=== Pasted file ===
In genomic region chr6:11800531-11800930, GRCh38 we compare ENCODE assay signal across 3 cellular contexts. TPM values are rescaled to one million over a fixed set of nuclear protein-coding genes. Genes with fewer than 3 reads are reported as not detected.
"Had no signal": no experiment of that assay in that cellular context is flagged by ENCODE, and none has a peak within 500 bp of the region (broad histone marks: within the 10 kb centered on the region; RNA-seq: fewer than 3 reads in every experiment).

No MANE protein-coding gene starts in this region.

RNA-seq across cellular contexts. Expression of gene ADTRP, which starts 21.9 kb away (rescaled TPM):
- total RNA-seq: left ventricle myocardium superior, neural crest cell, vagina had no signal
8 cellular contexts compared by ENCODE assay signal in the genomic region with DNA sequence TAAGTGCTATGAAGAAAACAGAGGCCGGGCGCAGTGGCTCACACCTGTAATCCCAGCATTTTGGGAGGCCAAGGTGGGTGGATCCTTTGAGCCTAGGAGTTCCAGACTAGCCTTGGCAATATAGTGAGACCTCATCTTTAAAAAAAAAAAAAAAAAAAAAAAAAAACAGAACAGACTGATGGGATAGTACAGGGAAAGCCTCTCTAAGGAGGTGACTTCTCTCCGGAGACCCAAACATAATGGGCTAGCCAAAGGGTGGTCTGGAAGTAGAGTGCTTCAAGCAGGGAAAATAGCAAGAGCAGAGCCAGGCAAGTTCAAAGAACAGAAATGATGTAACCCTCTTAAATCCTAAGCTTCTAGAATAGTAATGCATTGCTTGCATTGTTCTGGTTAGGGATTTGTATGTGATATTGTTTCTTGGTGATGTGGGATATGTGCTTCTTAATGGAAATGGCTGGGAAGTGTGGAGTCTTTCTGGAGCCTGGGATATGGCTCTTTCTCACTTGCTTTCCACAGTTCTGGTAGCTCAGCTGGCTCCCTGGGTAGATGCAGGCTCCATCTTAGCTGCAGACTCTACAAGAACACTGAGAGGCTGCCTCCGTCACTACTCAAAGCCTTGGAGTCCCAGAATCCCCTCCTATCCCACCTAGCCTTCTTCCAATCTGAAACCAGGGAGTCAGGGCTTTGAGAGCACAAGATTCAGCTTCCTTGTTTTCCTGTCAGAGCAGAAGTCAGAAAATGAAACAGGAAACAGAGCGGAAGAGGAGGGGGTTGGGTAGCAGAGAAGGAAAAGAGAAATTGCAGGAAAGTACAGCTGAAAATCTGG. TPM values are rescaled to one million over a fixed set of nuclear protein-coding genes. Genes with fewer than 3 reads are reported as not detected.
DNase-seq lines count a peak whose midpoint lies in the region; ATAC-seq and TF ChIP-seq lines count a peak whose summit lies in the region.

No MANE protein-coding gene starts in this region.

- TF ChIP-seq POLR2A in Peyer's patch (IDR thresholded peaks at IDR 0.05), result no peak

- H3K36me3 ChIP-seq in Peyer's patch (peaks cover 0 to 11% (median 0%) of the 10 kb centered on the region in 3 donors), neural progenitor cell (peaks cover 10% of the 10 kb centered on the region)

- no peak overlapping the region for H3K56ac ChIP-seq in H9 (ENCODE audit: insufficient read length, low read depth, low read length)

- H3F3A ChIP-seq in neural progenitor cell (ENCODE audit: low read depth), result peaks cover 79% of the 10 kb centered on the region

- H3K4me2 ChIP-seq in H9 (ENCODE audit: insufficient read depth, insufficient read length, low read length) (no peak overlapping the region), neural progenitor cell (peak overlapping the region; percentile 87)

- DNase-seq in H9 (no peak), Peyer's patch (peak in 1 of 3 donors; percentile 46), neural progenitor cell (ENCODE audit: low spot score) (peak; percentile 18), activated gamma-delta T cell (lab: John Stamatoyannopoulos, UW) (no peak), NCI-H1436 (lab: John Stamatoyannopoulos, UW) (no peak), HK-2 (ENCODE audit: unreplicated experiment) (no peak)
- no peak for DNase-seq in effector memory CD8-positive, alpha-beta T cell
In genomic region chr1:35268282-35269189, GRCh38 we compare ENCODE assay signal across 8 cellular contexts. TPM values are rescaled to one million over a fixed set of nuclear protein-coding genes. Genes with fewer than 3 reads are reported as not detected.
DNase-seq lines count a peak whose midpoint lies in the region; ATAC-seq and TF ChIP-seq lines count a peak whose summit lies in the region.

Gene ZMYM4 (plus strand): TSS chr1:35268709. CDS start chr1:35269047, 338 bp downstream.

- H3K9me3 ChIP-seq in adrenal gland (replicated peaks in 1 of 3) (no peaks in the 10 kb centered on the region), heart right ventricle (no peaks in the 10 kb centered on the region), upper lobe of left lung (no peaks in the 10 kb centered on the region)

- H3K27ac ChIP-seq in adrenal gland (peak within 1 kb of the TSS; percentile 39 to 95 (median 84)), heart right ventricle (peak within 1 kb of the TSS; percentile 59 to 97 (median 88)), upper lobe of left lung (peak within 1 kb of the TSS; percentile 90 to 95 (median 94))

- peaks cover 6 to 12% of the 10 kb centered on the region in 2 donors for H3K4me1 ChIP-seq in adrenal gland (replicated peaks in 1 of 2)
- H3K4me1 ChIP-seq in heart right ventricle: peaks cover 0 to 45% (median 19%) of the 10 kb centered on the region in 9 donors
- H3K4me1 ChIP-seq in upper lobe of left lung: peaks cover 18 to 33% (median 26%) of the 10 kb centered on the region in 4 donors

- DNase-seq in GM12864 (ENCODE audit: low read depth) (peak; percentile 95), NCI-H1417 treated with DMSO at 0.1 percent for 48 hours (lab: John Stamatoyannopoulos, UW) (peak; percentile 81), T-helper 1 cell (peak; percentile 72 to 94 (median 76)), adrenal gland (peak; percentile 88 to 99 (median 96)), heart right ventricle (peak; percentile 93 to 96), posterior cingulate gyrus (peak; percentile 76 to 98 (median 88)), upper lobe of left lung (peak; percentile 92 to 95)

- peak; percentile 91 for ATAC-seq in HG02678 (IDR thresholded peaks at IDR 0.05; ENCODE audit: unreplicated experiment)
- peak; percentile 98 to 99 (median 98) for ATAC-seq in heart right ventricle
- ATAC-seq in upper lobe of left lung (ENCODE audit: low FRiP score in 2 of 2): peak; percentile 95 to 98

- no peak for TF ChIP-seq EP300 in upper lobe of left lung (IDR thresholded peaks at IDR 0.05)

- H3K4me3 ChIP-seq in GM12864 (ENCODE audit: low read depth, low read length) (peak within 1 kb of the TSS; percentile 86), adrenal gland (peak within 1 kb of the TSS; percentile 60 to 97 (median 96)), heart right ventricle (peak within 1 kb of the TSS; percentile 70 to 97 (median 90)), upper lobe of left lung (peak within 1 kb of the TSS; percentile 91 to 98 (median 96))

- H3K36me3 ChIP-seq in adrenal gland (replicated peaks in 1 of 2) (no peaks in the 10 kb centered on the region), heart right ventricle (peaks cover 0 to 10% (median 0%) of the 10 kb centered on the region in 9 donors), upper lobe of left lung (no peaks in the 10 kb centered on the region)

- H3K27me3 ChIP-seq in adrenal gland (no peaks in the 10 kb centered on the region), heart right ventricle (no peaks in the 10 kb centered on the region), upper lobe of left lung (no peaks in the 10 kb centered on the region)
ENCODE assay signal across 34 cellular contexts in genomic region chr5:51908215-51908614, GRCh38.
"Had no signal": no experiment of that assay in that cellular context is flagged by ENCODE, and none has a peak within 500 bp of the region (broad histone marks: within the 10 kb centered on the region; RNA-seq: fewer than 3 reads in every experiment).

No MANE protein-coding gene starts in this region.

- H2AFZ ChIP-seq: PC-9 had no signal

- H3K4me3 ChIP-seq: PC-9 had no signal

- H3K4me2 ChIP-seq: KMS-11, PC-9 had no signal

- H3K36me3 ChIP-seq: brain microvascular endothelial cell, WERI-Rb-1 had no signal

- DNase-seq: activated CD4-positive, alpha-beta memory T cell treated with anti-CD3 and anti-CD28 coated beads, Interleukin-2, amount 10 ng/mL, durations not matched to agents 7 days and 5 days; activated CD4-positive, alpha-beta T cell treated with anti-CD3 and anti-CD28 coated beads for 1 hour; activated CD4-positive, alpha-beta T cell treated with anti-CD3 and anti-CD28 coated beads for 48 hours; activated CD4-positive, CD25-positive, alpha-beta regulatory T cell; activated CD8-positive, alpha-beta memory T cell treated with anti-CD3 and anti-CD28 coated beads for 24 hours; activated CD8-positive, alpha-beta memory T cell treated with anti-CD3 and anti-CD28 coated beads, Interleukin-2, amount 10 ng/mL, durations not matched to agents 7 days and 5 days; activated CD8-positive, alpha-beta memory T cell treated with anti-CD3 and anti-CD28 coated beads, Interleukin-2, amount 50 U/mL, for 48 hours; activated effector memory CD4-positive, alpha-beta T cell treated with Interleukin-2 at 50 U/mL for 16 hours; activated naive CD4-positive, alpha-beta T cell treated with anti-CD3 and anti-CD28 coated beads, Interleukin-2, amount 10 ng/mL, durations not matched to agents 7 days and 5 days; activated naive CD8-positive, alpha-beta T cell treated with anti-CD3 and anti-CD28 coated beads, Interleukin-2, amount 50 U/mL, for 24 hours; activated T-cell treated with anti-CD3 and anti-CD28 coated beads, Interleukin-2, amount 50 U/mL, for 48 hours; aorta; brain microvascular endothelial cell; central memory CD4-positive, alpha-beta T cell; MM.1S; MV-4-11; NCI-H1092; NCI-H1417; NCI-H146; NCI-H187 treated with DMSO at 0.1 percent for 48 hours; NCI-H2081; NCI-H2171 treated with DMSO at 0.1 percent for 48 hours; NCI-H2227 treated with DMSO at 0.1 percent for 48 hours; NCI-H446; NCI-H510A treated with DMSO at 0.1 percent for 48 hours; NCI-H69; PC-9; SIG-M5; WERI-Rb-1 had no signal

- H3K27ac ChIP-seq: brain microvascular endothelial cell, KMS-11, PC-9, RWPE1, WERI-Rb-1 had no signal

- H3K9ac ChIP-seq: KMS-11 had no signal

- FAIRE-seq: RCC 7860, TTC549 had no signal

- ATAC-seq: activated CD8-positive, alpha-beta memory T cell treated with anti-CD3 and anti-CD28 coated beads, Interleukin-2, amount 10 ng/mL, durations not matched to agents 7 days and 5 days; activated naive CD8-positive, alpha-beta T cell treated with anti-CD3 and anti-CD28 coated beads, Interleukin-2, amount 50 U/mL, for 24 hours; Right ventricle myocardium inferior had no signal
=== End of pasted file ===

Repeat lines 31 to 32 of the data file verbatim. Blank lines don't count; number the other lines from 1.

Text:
- H3K27me3 ChIP-seq in adrenal gland (no peaks in the 10 kb centered on the region), heart right ventricle (no peaks in the 10 kb centered on the region), upper lobe of left lung (no peaks in the 10 kb centered on the region)
ENCODE assay signal across 34 cellular contexts in genomic region chr5:51908215-51908614, GRCh38.